Trading commodities with fundamental news?

By: ispeculatornew
Date posted: 12.03.2008 (4:00 am) | Write a Comment  (0 Comments)

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The graph above, is a graph of the price of Gold, one of two prime examples to my point. Go back a year or two ago, and what were the two resources that made the news the most, gold and oil of course. They are traded in a variety of ways but both are usually seen as a way to trade macroeconomic and geopoliticals factors.

Oil has generally been seen as representatitve of the general state of the economy, so as the economy does well, demand for oil will increase and the price will go up and when the opposite happens, there will of course be demand destruction resulting in lower prices. Now of course there are other factors such as the output by OPEC, but that is what was generally seen. But then, the extreme movements of oil in the past 2 years have brought up a lot of different questions as specialists wonder what is causing all of these movements. A lot of accusations of market manipulation (by hedge funds, etc) have been brought up, even by regulatory organisations. And while the rise seemed difficult to justify, the recent decline is just as difficult to understand. Are we in a tough time for the world economy? Absolutely.. but the price going down over 60%.. really?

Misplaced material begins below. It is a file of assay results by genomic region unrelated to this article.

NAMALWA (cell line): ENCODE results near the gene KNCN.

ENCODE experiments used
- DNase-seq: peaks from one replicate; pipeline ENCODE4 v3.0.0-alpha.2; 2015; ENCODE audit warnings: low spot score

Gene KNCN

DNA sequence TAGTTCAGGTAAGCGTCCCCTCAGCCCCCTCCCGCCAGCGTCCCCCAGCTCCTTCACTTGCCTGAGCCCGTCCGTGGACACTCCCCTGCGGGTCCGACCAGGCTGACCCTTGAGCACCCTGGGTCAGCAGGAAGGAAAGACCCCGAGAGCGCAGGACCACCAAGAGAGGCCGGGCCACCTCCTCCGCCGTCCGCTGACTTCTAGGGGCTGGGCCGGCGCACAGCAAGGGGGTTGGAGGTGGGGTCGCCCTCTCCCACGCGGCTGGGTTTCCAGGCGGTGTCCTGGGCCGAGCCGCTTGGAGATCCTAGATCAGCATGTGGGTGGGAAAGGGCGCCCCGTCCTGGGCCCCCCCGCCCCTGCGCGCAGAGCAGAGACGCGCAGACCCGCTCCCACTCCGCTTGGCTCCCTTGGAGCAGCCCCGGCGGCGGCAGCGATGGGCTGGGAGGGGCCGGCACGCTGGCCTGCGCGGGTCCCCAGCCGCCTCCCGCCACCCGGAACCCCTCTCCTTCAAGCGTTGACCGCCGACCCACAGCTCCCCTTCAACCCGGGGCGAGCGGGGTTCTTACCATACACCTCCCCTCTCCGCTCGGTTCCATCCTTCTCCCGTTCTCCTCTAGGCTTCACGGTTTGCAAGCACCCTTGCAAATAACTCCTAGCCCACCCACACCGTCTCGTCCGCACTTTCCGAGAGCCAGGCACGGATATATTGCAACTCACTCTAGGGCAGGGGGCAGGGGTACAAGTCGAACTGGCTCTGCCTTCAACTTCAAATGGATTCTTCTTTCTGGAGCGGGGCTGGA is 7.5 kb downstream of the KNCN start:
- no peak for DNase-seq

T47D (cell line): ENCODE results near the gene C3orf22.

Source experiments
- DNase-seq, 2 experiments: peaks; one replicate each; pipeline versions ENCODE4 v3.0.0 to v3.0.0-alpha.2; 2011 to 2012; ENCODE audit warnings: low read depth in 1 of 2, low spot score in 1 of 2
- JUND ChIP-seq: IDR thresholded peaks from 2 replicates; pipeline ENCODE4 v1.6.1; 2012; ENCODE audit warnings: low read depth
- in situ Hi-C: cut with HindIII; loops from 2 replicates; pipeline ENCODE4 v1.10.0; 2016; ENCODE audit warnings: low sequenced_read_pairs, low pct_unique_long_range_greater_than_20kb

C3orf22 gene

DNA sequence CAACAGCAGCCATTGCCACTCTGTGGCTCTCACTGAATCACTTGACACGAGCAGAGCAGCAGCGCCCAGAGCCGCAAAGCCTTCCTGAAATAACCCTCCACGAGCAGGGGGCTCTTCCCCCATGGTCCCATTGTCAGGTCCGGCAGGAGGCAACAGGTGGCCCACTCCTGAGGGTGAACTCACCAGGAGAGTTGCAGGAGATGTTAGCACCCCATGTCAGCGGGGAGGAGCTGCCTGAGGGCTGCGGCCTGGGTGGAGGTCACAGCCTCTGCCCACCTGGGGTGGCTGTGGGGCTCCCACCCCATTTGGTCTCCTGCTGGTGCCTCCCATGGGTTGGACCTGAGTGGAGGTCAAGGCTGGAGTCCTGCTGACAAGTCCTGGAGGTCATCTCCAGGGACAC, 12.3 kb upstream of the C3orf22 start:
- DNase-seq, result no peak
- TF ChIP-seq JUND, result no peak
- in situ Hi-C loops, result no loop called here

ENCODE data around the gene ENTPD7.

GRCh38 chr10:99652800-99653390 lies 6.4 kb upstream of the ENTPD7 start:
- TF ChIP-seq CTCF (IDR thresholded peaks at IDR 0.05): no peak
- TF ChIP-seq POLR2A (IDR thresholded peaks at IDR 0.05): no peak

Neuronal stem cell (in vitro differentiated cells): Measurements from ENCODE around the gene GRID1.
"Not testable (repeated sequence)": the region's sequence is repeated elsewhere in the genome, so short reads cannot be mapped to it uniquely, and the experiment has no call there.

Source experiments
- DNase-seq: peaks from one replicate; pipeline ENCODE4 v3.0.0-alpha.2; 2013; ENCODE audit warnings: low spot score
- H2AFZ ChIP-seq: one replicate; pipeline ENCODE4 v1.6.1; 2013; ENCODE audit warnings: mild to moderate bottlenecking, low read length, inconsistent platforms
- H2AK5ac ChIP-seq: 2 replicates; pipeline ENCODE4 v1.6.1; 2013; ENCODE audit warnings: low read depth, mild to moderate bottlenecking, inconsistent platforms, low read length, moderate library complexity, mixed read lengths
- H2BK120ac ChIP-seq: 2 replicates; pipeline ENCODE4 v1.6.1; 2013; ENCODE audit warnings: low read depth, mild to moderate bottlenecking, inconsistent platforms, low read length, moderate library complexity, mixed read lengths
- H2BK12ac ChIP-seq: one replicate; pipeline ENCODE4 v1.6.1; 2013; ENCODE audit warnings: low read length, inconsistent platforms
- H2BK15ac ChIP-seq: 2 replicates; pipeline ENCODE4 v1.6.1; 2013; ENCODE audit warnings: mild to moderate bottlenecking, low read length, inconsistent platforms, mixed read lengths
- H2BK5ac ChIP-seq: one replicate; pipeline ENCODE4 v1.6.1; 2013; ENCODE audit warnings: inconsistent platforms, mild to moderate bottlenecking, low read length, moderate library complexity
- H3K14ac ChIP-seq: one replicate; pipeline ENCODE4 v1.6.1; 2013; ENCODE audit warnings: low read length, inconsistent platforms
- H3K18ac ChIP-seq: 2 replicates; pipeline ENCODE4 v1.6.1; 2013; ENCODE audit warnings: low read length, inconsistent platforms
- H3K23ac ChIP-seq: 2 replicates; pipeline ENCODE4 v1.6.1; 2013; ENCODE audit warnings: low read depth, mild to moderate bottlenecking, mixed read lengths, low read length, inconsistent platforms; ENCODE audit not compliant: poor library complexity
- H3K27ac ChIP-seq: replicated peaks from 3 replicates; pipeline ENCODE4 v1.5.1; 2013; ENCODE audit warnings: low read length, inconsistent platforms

And then gold prices have acted even more strangely. A couple of years ago most specialists would have told us (and did!) that gold was the “refuge asset”, going up in times of uncertainty and down when the economy would suffer.

But then, look at the graph, what in the world happened? How did gold go down so drastically in recent months when it was the one resource that was supposed to rise in such circumstances? Sure, there are ample explanations such as the one that gold has an almost direct inverse relationship to the US dollar. And that might very well be the case. But it becomes very difficult to trade when every time gold or oil goes in a different direction, a new explanation comes out.

Is it possible that trading volume has gone up so much that the prices are driven mainly by hedge funds, fears and beliefs instead of actual ask and demand? It sure looks like we could spend a lot of time trying to figure out what is moving these markets. And perhaps more than anything, trend trading (to be discussed soon) might be the best way to trade these markets nowadays as their movements are discussed so much that a lot of investors are jumping on the bandwagon making the movements a lot more extreme than they should be.

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